• Encourage candid assessments of employee performance, organizational results, and progress towards ambitious goals. Admitting that you fell short of the target is the first step to determining “why” and how to improve performance in the future. Glossing over results that fell short of the mark will increase the likelihood of repeating the same mistakes next year.
  • Coach staff and volunteer leaders to become comfortable with uncertainty. Resolving to identify “every risk” and ensure that a plan is in place for any eventuality is impractical. Mission-driven nonprofits exist in an uncertain world. There is no checklist or framework that will change that. The key to thriving in an environment of uncertainty is to aim for equal measures of agility and resilience. Effective organizations maneuver and bounce back and a great risk management program can increase your skills in both areas.
  • Inspire a commitment to continuous learning. No nonprofit can avoid every possible wrong turn or misstep. Making mistakes, some argue, is the essence of deep learning and organizational advancement. Rather than let mistakes slip from your grasp, commit to inspire the human beings in your nonprofit to learn from their experiences, both expected and unexpected. Show them how it’s done and lead by example. Great questions to support learning include:
    • Were there any signs or warning signals of the outcome? Are there ways to better spot and act, in a timely basis on those signs should they occur again?
    • How is the risk evolving… as we speak? What different signs or signals should be looking for our in changing environment?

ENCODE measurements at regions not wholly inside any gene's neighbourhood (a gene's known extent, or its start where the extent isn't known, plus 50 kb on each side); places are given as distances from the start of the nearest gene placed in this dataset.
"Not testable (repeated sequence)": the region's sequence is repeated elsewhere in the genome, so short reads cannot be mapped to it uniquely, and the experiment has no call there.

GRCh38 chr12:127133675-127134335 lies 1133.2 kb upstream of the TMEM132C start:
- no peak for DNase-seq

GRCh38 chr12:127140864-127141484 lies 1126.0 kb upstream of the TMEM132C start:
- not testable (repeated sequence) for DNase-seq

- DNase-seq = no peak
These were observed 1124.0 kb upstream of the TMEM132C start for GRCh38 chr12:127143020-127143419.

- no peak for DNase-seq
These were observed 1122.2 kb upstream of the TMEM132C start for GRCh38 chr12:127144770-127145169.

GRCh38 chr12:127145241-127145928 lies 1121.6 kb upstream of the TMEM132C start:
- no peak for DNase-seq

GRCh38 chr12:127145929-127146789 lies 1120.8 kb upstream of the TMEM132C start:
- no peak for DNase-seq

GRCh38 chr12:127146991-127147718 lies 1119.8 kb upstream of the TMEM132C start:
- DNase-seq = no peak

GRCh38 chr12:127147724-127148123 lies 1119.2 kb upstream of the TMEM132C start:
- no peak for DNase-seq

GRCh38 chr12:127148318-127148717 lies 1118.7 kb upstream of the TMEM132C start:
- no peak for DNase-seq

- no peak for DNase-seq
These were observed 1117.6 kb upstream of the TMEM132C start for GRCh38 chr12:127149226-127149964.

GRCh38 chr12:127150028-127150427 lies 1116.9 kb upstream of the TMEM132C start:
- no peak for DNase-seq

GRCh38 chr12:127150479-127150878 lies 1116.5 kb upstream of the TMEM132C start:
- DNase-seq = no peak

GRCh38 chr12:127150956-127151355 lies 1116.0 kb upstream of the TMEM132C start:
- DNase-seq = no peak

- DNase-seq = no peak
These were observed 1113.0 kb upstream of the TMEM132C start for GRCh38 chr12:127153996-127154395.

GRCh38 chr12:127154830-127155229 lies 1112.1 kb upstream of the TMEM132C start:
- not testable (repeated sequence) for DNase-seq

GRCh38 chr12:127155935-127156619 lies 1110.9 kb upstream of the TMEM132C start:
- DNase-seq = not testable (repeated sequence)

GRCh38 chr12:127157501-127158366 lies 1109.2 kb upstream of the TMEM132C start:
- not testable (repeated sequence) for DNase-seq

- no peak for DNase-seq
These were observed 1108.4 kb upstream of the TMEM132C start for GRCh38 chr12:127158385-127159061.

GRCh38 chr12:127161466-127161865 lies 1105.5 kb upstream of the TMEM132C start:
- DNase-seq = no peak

• What steps can we take today to increase our agility and resilience in the face of similar (or not so similar) future events?
    • What were the most important lessons from this experience?
  • Provide outlets for employee and volunteer frustration. Today’s employees and volunteers have an unlimited array of avenues for venting, and a few clicks on a mobile phone keyboard can broadcast the gist of a complaint to a large audience. The degree to which employers can regulate statements made outside the workplace is an evolving area of the law. While the courts wrestle with balancing the interests of employees and employers, you can reduce the risk of potentially harmful venting by providing accessible and meaningful opportunities for employees and volunteers to provide candid feedback. Remember that a complaint is a potential gift to your nonprofit that can help you improve the organization.

As you continue the process of planning for 2011, I invite you to consider how to address the “human factor” in your risk management program. Invite staff and volunteers from all corners of the organization to participate in broadening your view of risk. Ask members of your team if the rationale behind the key rules and policies of the workplace are understood. Invite staff and volunteers to actively participate in your efforts to identify and understand the changing environment in which you operate as well as the risk-related implications of your changing world.

Melanie Lockwood Herman is Executive Director of the Nonprofit Risk Management Center. She welcomes your feedback on this article and questions about the Center’s resources at Melanie@nonprofitrisk.org or 703.777.3504.